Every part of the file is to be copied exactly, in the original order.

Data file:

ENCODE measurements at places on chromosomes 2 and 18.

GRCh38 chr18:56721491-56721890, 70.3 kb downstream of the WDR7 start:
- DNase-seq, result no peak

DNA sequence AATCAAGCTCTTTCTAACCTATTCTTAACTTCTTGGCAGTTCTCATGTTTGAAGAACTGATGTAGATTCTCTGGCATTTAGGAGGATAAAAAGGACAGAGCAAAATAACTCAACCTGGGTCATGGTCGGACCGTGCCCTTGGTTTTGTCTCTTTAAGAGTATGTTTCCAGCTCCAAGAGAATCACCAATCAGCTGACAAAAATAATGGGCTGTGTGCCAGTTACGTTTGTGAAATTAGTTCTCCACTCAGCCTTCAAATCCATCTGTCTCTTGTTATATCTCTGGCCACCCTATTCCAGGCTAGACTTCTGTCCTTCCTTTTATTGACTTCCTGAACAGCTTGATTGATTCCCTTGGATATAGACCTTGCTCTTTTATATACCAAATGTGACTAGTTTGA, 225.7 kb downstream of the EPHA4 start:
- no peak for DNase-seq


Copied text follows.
ENCODE measurements at places on chromosomes 2 and 18.

GRCh38 chr18:56721491-56721890, 70.3 kb downstream of the WDR7 start:
- DNase-seq, result no peak

DNA sequence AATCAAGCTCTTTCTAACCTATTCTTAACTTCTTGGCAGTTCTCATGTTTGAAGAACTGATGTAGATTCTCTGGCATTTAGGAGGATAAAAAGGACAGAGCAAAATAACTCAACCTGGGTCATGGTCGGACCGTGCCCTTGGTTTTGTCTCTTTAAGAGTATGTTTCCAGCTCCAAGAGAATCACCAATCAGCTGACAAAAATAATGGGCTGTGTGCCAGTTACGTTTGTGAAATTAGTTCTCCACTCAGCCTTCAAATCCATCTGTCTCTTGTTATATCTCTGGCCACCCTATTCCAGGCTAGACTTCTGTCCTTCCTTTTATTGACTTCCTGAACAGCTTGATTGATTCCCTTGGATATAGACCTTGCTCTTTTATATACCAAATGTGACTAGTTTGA, 225.7 kb downstream of the EPHA4 start:
- no peak for DNase-seq